Fitting an external draught excluder
Front or back doors can be better draught-proofed simply by fitting draught excluders around the door frame. Because most front doors open inwards, these excluder strips are normally positioned on the outside frame. Designs vary, the one shown below is basically made of a metal strip that holds a rubber seal which fits tightly against the door when it is in a closed position – therefore stopping any draughts from entering the house.
|1. Follow any manufacturer’s guidelines but most will recommend marking a guide around the edge of the frame. Here, it is 4mm from the frame edge.|
|2. Cut the head section of the excluder to length with a junior hacksaw. Hold it in position against the line and mark off fixing holes.|
|3. Drill pilot holes at the marked points. If the excluder kit includes nails instead of screws, pilot holes should not be necessary.|
|4. Reposition the head section and screw it in place. Cut the side sections of the draught excluder strip to length and repeat the marking procedure.|
|5. Corners should be neat for a tight seal. If necessary, use a mitre block to cut the corners. When you’re happy with the fit either side, fix both side strips in place.|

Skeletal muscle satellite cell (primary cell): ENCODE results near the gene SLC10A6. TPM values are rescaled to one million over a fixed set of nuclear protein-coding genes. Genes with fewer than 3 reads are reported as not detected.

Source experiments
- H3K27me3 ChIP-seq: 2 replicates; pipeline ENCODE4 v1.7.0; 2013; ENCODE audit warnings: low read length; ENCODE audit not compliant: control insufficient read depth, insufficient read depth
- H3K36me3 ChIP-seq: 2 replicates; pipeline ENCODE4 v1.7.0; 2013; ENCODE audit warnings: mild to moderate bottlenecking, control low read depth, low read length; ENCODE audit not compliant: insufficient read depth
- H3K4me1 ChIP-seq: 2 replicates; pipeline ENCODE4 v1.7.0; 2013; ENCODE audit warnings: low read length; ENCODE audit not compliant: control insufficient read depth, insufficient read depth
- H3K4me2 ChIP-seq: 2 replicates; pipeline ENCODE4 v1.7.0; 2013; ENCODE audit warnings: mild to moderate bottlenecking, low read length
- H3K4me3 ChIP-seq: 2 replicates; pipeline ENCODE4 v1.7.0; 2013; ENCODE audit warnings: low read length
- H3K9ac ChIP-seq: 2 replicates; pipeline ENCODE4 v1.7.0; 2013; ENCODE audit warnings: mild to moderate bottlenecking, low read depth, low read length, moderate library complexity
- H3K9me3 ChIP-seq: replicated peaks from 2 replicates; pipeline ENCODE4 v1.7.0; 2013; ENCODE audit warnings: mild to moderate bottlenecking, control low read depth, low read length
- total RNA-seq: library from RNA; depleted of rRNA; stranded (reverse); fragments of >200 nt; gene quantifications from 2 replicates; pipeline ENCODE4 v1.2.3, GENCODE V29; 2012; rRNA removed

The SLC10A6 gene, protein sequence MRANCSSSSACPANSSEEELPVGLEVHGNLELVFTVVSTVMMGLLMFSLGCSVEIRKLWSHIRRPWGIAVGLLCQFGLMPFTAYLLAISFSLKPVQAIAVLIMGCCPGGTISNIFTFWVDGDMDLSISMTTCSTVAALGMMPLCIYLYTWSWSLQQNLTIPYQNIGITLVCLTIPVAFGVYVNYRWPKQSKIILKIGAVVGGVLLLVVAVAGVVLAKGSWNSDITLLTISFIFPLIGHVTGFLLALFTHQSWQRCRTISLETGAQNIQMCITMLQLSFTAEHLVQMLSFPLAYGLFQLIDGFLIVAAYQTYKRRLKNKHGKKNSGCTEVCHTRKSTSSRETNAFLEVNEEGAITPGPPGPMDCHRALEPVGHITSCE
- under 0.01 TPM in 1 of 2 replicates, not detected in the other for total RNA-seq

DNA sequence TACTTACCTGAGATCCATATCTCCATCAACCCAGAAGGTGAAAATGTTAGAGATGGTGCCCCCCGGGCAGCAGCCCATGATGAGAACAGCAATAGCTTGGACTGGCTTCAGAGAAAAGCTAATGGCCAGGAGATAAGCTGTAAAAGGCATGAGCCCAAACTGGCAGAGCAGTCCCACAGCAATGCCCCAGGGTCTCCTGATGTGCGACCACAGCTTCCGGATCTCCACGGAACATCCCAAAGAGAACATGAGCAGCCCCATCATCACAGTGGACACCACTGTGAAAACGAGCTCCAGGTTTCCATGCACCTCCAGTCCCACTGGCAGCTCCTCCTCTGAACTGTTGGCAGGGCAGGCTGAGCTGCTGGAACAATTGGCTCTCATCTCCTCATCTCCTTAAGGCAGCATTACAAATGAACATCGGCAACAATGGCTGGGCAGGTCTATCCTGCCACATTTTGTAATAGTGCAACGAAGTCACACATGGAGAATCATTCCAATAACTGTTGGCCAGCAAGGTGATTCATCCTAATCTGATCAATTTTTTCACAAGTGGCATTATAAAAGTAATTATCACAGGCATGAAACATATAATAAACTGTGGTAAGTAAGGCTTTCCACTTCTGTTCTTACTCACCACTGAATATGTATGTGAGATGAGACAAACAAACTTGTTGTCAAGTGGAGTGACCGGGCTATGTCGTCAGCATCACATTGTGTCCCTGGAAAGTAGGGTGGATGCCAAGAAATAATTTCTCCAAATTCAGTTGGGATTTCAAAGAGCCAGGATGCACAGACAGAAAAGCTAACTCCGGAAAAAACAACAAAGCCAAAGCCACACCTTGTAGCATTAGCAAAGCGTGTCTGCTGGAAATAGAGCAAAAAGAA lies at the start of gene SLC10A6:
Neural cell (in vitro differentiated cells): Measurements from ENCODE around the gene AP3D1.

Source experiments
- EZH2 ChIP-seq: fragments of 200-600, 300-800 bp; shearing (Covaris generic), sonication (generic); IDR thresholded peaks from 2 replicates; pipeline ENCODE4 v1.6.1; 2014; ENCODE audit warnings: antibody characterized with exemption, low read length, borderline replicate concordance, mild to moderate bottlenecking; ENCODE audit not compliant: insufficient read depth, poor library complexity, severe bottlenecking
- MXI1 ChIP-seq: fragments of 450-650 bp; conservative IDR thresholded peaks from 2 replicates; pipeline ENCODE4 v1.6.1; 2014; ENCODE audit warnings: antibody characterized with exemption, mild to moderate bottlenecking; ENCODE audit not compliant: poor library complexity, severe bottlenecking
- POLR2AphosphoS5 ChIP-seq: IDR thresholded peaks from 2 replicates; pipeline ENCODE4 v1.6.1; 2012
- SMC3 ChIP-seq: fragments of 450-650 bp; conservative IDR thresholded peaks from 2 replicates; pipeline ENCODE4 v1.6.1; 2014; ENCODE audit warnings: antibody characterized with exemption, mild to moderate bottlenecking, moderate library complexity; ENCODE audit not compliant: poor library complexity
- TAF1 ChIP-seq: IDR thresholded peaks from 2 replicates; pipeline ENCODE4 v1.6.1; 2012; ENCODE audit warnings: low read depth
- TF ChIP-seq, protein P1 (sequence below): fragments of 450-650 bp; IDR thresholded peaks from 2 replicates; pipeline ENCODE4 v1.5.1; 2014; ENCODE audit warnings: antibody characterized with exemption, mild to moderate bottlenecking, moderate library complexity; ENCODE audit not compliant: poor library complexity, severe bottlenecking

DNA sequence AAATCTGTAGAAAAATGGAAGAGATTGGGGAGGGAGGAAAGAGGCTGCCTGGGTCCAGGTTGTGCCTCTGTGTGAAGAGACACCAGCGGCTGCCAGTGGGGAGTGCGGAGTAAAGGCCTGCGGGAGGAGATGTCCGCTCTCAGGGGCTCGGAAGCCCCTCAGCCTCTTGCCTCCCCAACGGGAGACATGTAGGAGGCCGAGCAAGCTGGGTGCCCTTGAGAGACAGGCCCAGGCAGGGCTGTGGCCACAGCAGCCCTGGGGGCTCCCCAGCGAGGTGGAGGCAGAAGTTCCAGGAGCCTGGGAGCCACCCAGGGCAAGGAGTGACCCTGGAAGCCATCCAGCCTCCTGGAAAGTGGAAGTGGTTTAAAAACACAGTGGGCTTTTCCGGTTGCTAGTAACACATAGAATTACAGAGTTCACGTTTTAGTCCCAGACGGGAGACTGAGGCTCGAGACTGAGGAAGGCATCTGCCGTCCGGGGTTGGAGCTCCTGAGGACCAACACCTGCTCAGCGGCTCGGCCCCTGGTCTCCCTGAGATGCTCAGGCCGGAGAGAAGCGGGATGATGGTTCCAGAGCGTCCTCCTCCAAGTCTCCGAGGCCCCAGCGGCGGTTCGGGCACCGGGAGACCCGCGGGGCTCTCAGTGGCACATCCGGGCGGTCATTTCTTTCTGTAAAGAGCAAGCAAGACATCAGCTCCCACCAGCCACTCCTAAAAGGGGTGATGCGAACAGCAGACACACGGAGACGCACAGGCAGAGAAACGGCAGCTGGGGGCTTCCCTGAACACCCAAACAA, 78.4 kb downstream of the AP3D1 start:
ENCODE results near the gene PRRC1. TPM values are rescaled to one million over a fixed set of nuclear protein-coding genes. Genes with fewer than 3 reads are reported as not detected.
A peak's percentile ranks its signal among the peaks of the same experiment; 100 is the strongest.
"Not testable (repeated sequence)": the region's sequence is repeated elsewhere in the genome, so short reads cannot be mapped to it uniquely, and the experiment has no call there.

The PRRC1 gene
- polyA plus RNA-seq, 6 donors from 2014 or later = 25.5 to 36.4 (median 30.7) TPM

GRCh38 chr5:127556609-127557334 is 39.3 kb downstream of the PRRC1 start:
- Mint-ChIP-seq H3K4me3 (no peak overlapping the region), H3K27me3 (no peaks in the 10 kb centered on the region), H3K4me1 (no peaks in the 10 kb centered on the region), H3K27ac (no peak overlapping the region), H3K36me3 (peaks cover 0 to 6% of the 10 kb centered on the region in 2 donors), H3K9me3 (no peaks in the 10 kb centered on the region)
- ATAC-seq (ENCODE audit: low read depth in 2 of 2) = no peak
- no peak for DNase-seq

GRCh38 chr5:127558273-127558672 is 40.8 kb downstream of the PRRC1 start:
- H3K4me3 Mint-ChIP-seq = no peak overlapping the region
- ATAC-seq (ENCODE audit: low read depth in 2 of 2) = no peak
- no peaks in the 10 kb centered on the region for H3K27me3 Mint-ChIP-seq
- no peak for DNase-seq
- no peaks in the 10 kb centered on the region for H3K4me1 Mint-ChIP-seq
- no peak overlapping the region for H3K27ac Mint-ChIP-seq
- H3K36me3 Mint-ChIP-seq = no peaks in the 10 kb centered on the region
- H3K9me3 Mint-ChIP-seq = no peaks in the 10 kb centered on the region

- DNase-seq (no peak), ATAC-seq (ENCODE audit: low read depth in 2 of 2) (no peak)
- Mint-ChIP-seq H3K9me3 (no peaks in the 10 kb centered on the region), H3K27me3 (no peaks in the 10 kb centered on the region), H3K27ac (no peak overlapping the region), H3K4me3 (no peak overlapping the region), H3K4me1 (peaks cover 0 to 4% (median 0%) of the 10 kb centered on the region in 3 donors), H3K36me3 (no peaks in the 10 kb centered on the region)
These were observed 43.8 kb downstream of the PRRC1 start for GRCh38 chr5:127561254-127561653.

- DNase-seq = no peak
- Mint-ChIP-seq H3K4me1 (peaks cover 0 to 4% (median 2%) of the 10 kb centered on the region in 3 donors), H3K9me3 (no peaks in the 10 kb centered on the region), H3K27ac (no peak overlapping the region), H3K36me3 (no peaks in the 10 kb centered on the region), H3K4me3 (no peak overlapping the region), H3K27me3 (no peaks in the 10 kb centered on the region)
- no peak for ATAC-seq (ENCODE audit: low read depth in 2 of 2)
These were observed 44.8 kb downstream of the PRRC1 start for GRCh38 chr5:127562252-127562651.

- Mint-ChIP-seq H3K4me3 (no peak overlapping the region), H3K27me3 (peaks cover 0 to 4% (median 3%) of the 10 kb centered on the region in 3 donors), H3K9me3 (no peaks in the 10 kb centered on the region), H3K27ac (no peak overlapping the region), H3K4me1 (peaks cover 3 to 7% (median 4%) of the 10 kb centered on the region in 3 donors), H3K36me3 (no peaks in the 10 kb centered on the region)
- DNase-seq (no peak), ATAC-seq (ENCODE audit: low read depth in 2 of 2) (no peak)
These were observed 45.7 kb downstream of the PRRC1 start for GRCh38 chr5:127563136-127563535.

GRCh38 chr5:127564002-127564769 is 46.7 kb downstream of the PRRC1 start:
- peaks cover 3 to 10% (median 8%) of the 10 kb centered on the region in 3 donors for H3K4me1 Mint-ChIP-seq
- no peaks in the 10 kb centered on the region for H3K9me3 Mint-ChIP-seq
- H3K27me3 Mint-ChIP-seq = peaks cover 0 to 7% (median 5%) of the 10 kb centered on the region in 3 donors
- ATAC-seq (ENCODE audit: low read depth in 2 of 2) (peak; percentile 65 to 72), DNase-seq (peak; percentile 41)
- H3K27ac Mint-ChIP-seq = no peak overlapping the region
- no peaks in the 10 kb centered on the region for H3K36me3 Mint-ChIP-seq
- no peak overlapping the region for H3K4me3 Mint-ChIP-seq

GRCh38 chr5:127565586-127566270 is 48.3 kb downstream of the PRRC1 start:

Draught excluder tips
- Most excluders will have some adjustment capability in that the holes allow you to shift the excluder slightly, further towards or away from the door surface. Therefore once fitted, close the door and check that good contact is made between the rubber strip and the door surface – if there are any gaps, or the door won’t close properly, you can shift the strip position as required.
- Where small nails or pins have been supplied for fixing, it can be a fiddly job knocking them in place with any accuracy – it is also easy to damage the excluder if your hammer slips. Therefore after you have established the nail position with a couple of light knocks with the hammer, it can then be easier, and more accurate, to use a hammer and nail punch to knock the nail into its final position.
- When carrying out any type of draught excluding, remember that it is also important for rooms to have adequate ventilation. This is essential if you have a solid fuel fire, a gas fire or a boiler with an open flue. This is why in most cases its not suitable to draught-proof in kitchens and bathrooms or in the vicinity of any fuel-burning appliance, unless you are certain that the room has adequate ventilation.